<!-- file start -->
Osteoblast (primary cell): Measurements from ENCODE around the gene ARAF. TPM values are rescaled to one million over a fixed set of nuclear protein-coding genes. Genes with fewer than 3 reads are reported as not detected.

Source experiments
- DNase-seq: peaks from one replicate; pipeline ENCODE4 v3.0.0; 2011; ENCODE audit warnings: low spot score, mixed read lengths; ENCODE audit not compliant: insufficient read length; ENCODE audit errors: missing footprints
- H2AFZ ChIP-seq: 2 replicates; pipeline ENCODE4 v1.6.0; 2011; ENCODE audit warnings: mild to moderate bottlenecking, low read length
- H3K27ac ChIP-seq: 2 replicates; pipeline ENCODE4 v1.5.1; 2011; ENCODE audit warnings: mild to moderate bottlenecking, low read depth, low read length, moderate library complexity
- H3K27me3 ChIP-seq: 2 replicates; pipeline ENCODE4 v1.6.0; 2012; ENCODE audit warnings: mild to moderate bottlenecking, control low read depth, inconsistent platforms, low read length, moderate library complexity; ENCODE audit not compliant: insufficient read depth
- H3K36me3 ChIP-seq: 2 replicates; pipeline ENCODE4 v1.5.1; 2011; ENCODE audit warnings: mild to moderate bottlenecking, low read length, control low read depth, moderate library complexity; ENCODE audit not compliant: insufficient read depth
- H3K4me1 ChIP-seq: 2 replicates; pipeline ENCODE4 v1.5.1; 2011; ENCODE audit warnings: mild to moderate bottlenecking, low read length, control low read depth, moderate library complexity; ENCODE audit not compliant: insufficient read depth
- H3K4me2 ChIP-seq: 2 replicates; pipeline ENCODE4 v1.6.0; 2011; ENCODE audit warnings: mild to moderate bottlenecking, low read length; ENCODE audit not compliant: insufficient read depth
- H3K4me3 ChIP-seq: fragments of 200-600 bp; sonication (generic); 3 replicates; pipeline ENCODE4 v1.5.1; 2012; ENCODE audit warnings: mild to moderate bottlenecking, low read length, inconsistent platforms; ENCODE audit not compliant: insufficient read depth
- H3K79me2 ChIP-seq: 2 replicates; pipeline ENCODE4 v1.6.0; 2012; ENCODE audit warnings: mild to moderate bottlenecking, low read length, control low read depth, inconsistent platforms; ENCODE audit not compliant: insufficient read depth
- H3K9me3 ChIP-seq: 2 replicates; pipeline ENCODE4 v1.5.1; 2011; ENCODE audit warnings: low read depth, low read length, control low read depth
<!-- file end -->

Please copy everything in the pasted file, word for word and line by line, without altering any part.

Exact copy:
Osteoblast (primary cell): Measurements from ENCODE around the gene ARAF. TPM values are rescaled to one million over a fixed set of nuclear protein-coding genes. Genes with fewer than 3 reads are reported as not detected.

Source experiments
- DNase-seq: peaks from one replicate; pipeline ENCODE4 v3.0.0; 2011; ENCODE audit warnings: low spot score, mixed read lengths; ENCODE audit not compliant: insufficient read length; ENCODE audit errors: missing footprints
- H2AFZ ChIP-seq: 2 replicates; pipeline ENCODE4 v1.6.0; 2011; ENCODE audit warnings: mild to moderate bottlenecking, low read length
- H3K27ac ChIP-seq: 2 replicates; pipeline ENCODE4 v1.5.1; 2011; ENCODE audit warnings: mild to moderate bottlenecking, low read depth, low read length, moderate library complexity
- H3K27me3 ChIP-seq: 2 replicates; pipeline ENCODE4 v1.6.0; 2012; ENCODE audit warnings: mild to moderate bottlenecking, control low read depth, inconsistent platforms, low read length, moderate library complexity; ENCODE audit not compliant: insufficient read depth
- H3K36me3 ChIP-seq: 2 replicates; pipeline ENCODE4 v1.5.1; 2011; ENCODE audit warnings: mild to moderate bottlenecking, low read length, control low read depth, moderate library complexity; ENCODE audit not compliant: insufficient read depth
- H3K4me1 ChIP-seq: 2 replicates; pipeline ENCODE4 v1.5.1; 2011; ENCODE audit warnings: mild to moderate bottlenecking, low read length, control low read depth, moderate library complexity; ENCODE audit not compliant: insufficient read depth
- H3K4me2 ChIP-seq: 2 replicates; pipeline ENCODE4 v1.6.0; 2011; ENCODE audit warnings: mild to moderate bottlenecking, low read length; ENCODE audit not compliant: insufficient read depth
- H3K4me3 ChIP-seq: fragments of 200-600 bp; sonication (generic); 3 replicates; pipeline ENCODE4 v1.5.1; 2012; ENCODE audit warnings: mild to moderate bottlenecking, low read length, inconsistent platforms; ENCODE audit not compliant: insufficient read depth
- H3K79me2 ChIP-seq: 2 replicates; pipeline ENCODE4 v1.6.0; 2012; ENCODE audit warnings: mild to moderate bottlenecking, low read length, control low read depth, inconsistent platforms; ENCODE audit not compliant: insufficient read depth
- H3K9me3 ChIP-seq: 2 replicates; pipeline ENCODE4 v1.5.1; 2011; ENCODE audit warnings: low read depth, low read length, control low read depth